This study was designed to investigate the physical characteristics and crystalline structure of 2-hydroxy-N-[3(5)-pyrazolyl]-1,4-naphthoquinone-4-imine (PNQ), a new active compound against Trypanosoma cruzi, the causative agent of American trypanosomiasis. Methods used included differential scanning calorimetry, thermogravimetry, hot stage microscopy, polarized light microscopy (PLM), Fourier-transform infrared (FTIR) spectroscopy, and high-resolution X-ray powder diffraction (HR-XRPD). According to PLM and HR-XRPD data, PNQ crystallized as red oolitic crystals (absolute methanol) or prisms (dimethyl sulfoxide [DMSO]-water) with the same internal structure. The findings obtained with HR-XRPD data (applying molecular location methods) showed a monoclinic unit cell [a = 18.4437(1) A, b = 3.9968(2) A, c = 14.5304(1) A, alpha = 90 degrees , beta = 102.71(6) degrees , gamma = 90 degrees , V = 1044.9(1) A(3), Z = 4, space group P2(1)/c], and a crystal structure (excluding H-positions) described by parallel layers in the direction of the b-axis, with molecules held by homochemical (phenyl-phenyl and pyrazole-pyrazole) van der Waals interactions. In addition, FTIR spectra displayed the NH-pyrazole stretch overlapped with the OH absorption at 3222 cm(-1), typical of -NH and -OH groups associated through H-bondings; and a carbonyl stretching absorption at 1694 cm(-1), indicating a nonextensively H-bonded quinonic C=O, which was in accordance with the solved crystal structure of PNQ. The existence of such cohesive forces shed light on the thermoanalytical data, which revealed that PNQ is a stable solid, unaffected by oxygen that decomposed without melting above 260 degrees C.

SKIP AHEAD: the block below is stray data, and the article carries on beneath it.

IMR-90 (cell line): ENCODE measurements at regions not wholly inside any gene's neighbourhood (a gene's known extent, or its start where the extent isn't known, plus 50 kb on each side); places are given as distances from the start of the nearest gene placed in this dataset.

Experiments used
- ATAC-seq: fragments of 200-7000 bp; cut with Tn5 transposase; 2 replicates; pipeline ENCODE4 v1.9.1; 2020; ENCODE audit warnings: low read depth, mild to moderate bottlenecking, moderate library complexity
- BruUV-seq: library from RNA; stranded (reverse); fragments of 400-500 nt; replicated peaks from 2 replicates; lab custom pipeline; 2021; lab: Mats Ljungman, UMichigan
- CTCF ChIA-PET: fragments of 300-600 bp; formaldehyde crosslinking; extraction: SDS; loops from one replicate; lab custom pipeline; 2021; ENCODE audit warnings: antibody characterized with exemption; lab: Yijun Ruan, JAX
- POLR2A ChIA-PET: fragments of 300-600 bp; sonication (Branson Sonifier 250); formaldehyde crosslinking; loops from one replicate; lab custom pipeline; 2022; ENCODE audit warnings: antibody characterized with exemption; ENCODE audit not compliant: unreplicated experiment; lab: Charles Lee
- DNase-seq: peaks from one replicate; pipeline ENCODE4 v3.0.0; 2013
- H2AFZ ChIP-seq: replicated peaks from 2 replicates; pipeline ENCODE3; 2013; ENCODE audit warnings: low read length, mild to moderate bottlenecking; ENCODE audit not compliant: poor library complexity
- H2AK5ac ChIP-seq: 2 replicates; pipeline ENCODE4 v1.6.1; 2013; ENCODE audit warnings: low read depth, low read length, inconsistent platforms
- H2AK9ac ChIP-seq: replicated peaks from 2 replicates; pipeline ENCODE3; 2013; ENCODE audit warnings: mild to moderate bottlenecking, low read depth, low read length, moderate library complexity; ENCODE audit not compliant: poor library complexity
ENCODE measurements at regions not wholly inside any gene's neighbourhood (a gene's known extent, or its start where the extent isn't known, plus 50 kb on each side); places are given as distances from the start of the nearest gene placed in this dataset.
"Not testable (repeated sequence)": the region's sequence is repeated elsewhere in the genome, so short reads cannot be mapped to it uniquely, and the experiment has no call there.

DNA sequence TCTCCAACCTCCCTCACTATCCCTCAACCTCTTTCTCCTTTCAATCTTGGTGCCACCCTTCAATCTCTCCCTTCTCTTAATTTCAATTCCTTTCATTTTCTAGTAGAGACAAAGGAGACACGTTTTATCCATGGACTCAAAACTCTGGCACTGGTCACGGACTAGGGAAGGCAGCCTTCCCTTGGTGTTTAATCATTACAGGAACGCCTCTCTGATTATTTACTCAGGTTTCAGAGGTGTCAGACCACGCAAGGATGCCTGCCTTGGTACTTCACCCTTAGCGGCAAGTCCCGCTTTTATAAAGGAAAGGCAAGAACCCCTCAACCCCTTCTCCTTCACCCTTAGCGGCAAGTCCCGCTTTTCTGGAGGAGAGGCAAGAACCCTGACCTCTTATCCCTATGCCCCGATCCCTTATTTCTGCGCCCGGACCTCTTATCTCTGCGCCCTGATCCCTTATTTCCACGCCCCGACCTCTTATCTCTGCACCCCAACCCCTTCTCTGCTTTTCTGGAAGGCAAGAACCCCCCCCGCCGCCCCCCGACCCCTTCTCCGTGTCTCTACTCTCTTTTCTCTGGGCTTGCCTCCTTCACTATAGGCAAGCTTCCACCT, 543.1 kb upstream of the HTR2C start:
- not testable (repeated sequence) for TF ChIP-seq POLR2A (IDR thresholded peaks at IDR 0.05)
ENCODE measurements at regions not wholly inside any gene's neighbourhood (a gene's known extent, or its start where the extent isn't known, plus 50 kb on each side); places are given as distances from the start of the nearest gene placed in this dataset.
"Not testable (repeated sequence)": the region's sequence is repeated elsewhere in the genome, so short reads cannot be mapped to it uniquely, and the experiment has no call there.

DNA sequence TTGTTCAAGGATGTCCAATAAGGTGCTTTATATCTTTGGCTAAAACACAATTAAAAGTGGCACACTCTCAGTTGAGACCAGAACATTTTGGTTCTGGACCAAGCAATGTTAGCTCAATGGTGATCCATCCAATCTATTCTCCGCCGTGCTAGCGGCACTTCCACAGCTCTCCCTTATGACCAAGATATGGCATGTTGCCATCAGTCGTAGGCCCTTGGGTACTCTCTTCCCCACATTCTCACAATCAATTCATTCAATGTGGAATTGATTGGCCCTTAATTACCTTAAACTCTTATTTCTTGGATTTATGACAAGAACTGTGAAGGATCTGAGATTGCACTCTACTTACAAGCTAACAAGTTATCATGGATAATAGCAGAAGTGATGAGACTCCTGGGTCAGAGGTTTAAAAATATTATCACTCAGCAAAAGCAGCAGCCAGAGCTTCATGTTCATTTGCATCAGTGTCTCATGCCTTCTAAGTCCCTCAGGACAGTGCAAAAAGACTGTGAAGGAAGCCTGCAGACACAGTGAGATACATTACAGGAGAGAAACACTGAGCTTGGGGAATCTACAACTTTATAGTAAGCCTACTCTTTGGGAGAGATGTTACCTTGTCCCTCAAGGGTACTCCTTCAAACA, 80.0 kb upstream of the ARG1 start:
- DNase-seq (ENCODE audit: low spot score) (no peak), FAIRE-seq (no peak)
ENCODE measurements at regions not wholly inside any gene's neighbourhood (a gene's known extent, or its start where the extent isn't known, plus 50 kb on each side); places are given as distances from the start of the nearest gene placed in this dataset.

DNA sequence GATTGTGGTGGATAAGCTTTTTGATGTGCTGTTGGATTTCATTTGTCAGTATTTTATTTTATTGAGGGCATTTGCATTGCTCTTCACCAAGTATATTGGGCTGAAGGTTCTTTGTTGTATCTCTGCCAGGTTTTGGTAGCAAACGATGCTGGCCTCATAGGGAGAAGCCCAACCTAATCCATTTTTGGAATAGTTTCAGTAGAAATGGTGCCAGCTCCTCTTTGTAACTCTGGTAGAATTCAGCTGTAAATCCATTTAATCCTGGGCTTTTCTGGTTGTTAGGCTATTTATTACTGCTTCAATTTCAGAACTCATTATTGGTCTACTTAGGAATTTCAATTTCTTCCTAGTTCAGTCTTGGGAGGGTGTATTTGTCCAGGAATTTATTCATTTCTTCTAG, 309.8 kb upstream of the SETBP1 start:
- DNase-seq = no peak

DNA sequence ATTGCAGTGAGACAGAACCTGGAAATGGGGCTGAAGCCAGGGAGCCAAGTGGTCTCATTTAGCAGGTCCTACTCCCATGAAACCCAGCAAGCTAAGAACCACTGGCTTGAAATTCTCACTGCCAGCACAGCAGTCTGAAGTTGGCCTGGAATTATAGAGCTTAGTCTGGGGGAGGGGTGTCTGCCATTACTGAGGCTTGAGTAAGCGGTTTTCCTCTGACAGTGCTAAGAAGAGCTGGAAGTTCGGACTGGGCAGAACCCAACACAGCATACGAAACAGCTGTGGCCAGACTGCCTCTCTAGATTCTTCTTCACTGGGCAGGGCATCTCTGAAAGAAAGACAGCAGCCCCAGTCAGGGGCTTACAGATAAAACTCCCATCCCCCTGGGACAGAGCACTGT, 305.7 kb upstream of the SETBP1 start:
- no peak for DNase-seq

The model of the vertical Franz diffusion cell 
a Percentage of epidermal retention of MTZ: comparison of F1, F4, and F5. Mean±SD, n =6. b Percentage of amount of MTZ in receptor medium: comparison of F1, F4, and F5. Mean±SD, n =6. c Percentage of epidermal retention of MTZ: comparison of F1, F6, F7, F8, and F9. Mean±SD, n =6. d Percentage of amount of MTZ in receptor medium: comparison of F1, F6, F7, F8, and F9. Mean±SD, n =6. e Percentage of epidermal retention of MTZ: comparison of F1, F10, and F11. Mean±SD, n =6. f Percentage of amount of MTZ in receptor medium: comparison of F1, F10, and F11. Mean±SD, n =6. SD standard deviation 
Proposed hydrogen bonds interactions between ceramides and modifier molecules 1,2-hexanediol and 1,4-cyclohexanedicarboxylic acid. Dashed lines , H-bonding 
Proposed hydrogen bonds interactions between ceramides and modifier molecules 1,2- hexanediol, trans -1,2-cyclohexanediol, and cis -1,2-cyclohexanediol. Dashed lines , H-bonding 
Article
In a previous study, a synergistic retardation effect of 1,4-cyclohexanediol and 1,2-hexanediol on percutaneous absorption and penetration of metronidazole (MTZ) was discovered. A complex formation between 1,4-cyclohexanediol and 1,2-hexanediol was proposed to be responsible for the observed effect. The objective of this study was to investigate the necessity of hydroxyl group and the ring structure in 1,4-cyclohexanediol on percutaneous absorption and penetration of MTZ. Eleven formulations were studied in an in vitro porcine skin model using glass vertical Frans Diffusion Cell. 1,4-Cyclohexanediol was changed into 1,4-cyclohexanedicarboxylic acid, trans (and cis)-1,2-cyclohexanediol and 1,6-hexanediol, respectively, to study if H-bonding or ring structure would influence the retardation effect. MTZ was applied at infinite dose (100 mg), which corresponded to 750 μg of MTZ. Based on modifier ratios (MR) calculated by the flux values, the retardation effect on percutaneous absorption and penetration of MTZ was found in the formulations containing 1,4-cyclohexanedicarboxylic acid or cis-1,2-cyclohexanediol (MR values were 0.47 for which only contains 1,4-cyclohexanedicarboxylic acid, 0.74 for the formulation containing both 1,4-cyclohexanedicarboxylic acid and 1,2-hexanediol, and 0.90 for the formulation containing cis-1,2-cyclohexanediol and 1,2-hexanediol, respectively). The results showed that the hydroxyl group and structure of 1,4-cyclohexanediol played a significant role in retardation effects and provided valuable insight on the mechanisms of retardation effect through structure-activity relationships.
 
Article